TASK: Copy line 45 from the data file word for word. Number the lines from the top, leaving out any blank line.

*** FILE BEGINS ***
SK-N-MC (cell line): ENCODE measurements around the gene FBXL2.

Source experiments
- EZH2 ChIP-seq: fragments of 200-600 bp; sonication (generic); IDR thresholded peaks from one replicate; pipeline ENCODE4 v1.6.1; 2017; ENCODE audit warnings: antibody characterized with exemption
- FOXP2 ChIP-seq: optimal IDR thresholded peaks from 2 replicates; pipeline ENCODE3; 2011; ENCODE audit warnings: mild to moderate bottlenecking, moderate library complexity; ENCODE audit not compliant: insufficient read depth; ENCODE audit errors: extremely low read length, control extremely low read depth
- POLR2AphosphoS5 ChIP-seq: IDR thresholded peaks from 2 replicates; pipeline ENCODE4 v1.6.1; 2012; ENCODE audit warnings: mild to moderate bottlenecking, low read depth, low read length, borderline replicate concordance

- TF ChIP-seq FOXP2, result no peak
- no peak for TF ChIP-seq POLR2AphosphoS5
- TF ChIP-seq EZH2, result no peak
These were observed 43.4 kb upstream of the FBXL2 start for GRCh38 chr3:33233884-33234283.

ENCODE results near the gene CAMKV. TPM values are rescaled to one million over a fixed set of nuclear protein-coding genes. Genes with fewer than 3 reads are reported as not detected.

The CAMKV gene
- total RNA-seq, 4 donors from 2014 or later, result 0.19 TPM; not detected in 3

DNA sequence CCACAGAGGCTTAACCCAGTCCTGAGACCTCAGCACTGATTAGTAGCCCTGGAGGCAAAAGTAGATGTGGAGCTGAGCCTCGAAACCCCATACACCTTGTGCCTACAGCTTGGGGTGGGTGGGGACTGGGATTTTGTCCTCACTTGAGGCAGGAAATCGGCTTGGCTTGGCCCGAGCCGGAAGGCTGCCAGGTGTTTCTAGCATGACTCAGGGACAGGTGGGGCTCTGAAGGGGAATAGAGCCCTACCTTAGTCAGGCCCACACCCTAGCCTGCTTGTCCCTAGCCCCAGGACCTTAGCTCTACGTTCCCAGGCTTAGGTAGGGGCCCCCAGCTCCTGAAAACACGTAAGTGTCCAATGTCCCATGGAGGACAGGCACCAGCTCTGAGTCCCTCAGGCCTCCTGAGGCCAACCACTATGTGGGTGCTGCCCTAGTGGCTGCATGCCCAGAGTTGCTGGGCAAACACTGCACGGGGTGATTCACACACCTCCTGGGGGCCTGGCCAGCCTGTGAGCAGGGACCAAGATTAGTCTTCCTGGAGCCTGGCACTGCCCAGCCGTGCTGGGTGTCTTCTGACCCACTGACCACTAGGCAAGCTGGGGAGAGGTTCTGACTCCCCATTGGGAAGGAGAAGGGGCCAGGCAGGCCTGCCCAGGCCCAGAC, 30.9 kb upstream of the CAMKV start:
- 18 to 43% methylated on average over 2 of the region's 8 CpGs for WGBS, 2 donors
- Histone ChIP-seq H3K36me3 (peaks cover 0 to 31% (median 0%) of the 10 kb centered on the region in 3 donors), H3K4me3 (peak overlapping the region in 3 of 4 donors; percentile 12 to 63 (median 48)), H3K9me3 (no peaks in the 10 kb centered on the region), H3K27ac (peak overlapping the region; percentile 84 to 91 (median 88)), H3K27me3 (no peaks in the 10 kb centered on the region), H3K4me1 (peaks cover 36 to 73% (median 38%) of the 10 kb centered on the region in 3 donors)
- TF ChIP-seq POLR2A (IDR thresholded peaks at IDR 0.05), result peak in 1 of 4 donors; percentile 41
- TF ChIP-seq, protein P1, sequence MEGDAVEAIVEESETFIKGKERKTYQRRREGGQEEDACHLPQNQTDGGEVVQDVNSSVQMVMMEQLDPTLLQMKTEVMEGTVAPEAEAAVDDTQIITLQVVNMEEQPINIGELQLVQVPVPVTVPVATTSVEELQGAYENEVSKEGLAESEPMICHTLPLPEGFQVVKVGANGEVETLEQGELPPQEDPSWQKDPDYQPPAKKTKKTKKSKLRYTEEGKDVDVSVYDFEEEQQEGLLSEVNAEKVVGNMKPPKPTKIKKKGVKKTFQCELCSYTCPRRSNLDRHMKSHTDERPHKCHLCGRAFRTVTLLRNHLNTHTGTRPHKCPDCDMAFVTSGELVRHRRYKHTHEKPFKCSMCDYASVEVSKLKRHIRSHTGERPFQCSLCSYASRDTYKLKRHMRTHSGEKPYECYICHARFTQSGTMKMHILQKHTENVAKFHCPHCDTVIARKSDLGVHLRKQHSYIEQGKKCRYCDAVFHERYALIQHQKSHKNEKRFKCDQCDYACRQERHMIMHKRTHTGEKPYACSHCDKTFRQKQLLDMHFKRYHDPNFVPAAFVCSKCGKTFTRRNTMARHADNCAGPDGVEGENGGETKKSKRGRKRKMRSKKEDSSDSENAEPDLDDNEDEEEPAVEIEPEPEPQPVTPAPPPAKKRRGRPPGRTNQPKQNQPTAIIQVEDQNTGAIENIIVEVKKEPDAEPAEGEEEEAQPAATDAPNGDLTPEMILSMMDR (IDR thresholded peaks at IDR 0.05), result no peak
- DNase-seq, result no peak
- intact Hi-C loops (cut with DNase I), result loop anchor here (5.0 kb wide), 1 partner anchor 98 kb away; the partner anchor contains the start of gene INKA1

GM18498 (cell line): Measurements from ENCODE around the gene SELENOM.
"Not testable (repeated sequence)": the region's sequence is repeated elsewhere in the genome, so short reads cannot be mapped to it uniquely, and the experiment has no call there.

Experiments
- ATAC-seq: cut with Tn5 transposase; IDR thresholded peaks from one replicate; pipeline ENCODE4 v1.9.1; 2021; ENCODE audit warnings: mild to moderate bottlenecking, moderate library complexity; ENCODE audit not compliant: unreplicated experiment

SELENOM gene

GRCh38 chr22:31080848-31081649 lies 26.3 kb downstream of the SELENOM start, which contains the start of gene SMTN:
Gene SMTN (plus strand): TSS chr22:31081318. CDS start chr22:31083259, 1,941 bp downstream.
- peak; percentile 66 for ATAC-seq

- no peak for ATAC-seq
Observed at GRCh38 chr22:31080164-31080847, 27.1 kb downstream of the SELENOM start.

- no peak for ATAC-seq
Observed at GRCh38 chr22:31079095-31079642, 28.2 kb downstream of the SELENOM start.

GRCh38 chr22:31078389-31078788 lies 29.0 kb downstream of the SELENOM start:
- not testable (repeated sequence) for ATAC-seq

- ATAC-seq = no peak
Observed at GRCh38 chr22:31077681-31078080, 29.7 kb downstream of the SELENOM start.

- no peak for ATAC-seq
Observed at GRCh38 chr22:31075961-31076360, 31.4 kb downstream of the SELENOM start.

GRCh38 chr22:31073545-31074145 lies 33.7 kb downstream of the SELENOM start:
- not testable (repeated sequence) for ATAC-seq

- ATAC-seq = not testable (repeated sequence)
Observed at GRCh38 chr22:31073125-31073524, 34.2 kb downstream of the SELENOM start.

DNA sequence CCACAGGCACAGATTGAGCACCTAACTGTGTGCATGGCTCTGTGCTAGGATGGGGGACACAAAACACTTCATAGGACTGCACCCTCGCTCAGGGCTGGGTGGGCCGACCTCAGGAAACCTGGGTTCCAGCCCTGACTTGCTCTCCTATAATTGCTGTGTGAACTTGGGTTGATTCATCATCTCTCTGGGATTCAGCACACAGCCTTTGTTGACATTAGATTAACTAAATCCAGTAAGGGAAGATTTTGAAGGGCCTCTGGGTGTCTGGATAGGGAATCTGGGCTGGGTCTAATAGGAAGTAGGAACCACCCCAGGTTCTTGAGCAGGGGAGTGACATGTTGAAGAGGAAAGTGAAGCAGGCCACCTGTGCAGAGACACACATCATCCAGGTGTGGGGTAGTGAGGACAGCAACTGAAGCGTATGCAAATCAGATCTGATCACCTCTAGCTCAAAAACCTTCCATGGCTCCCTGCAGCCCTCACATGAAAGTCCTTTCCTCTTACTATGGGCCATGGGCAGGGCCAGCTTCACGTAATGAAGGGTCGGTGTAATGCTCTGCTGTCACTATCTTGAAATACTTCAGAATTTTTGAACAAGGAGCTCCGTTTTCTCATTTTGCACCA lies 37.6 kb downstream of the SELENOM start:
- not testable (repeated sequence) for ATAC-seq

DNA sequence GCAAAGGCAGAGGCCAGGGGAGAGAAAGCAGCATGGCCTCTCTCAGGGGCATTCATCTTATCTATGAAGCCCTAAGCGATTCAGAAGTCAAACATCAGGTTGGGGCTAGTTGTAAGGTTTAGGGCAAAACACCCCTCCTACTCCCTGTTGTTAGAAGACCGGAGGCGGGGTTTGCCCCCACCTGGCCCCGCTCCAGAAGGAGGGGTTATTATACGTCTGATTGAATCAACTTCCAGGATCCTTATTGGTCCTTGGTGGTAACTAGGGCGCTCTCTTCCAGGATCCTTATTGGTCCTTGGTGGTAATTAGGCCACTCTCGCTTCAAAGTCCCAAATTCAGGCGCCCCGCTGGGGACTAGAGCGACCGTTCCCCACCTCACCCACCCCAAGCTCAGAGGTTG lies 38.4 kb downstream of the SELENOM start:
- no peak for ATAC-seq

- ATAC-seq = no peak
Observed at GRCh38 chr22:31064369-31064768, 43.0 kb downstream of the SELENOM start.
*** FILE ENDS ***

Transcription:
- no peak for ATAC-seq